“It’s not a sin to be tempted; it’s only a sin if you give in to the temptation.”
This is one of those axioms of the Christian faith, one of those fundamental propositions that everybody says, and we all accept, first, because it makes so much sense, and second, because it makes us feel a lot better, and we need all the feeling better we can get.
Pretty much everybody teaches this principle as axiomatic. Roman Catholics do. People in the Church of Christ do. Mark Driscoll does. Rick Warren does. Pretty much every conservative evangelical church does. Even the local newspaper in Conway, SC, the center of flooding from the recent hurricane Florence, does. (That’s how the Bible belt works, folks.)
But is it true?
Well, it must be true, right? If everybody says so. And if being tempted is sinful, we’re all toast, right? What chance do we have?
I’d like to suggest that The Axiom is overly simplistic—that the biblical view of temptation is slightly more complex than we’re seeing.
The key biblical principle underlying The Axiom is that Jesus was tempted, and he never sinned. Since the Scripture says that directly (Heb 4.15), it is of course true.
So it is possible to be tempted without sin. But the question for us is deeper than that. Is there no temptation that is sinful in itself? Is it only entertaining or acting on the temptation that places us in a position of sin? Is no temptation sinful?
The Bible has a lot to say about the nature and sources of temptation. Paul writes that in our lives before regeneration, we found ourselves following “the course of this world, … the prince of the power of the air, … in the passions of our flesh” (Eph 2.2-3). From there Christian theologians, beginning apparently with Peter Abelard, standardized the sources of temptation as “the world, the flesh, and the devil.”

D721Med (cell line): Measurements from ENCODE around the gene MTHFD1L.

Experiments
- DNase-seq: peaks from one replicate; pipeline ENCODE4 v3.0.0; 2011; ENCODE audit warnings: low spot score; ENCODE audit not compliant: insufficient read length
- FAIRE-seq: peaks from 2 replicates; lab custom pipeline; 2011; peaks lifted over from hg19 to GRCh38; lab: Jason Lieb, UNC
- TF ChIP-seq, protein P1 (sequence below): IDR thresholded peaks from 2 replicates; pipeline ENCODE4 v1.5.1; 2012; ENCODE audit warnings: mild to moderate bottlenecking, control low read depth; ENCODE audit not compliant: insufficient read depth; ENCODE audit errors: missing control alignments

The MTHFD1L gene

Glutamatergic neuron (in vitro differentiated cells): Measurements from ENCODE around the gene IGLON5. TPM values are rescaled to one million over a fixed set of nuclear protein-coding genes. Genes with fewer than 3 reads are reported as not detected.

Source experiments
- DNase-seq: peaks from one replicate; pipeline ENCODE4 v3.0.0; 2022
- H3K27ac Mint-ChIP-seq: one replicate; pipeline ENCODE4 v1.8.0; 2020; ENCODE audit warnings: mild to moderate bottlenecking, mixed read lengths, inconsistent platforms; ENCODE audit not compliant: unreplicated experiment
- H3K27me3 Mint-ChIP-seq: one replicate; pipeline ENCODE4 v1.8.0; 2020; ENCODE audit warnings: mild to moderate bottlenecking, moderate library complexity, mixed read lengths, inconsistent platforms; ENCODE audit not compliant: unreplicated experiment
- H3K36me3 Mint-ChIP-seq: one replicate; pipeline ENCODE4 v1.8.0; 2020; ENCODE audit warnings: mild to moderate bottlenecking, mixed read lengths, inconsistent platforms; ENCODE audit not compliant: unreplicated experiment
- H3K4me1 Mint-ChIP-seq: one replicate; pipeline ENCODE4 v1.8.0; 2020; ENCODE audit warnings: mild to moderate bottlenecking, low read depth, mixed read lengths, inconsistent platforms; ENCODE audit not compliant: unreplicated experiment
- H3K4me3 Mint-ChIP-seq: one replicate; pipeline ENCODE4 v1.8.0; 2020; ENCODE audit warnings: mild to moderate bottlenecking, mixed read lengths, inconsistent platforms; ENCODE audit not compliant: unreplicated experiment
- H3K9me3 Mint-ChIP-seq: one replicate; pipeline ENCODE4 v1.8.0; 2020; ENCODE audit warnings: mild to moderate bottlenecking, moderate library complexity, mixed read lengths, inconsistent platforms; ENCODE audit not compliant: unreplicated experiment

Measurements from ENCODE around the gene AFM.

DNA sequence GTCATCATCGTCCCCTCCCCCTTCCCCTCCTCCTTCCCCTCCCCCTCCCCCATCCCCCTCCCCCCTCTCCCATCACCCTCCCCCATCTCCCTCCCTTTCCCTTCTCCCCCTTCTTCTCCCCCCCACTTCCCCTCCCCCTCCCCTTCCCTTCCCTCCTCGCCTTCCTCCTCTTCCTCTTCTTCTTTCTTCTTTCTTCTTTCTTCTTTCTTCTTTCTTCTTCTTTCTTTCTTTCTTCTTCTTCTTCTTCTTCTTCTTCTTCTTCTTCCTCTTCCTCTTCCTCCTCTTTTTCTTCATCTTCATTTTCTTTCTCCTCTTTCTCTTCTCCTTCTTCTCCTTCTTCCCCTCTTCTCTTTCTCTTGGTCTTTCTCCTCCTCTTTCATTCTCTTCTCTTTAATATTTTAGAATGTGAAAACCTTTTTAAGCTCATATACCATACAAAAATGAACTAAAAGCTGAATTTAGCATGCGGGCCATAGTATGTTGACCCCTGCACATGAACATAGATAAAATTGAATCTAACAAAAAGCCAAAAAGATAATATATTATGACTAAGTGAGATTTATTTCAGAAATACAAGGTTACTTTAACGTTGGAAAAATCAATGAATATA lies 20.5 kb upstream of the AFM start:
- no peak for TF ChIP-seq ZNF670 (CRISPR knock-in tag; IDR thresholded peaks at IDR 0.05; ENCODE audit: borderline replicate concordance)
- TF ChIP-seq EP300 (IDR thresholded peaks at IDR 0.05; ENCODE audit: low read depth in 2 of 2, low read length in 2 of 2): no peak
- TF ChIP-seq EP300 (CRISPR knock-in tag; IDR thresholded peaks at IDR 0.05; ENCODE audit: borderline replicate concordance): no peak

Which of these served as the source of Jesus’ temptation? Well, in the most famous temptation event—we assume that there may well have been others—his temptation came directly from the devil (Mat 4.1ff; Lk 4.1ff). It’s important to note that these temptations originated outside of him; they were imposed on him from an outside source.
The flesh, of course, is internal to us. And John tells us that the world brings to us “the lust of the flesh, the lust of the eyes, and the pride of life” (1Jn 2.16)—which sounds as though it’s at least partially internal to us as well. Did Jesus face the temptation of the flesh? Or the world, in John’s sense of “the lust of the flesh, the lust of the eyes, and the pride of life”? We have to rule both of those out, given that Jesus, conceived without sin by the Holy Spirit (Mat 1.20; Lk 1.35), did not have a fallen, sinful nature.
But what about us? Do any of our temptations come from within us? Do we ever tempt ourselves? We certainly feel as though we do, and James seals that suspicion by telling us that “each person is tempted when he is lured and enticed by his own desire” (Jam 1.14).
I would suggest that temptation is sinful when it starts within you. It’s sinful when you do it to yourself.
And we’ve all had that experience.
There’s a part of us that rises up in rebellion against our good and kind Creator, casts aside his laws and his desires, and seeks to go our own way.
And that, my friend, is blameworthy. It’s culpable. It’s sinful.
Whether you act on those desires or not.
Now, how are we inclined to respond to that?
If I’ve already sinned in being tempted, then I might just as well go ahead and do it. Phooey.
Not so, for two reasons.
First, there are practical consequences in pursuing sinful actions, consequences that limit our future choices and which we ought to avoid.
But much more importantly, we’re God’s children; he is our father; and we ought not do those things. That is reason enough.
But all of this is overshadowed and overwhelmed by a great and glorious truth.
All your sin is obliterated. Nuked. Gone. All of it.
Grace, mercy, and peace to you.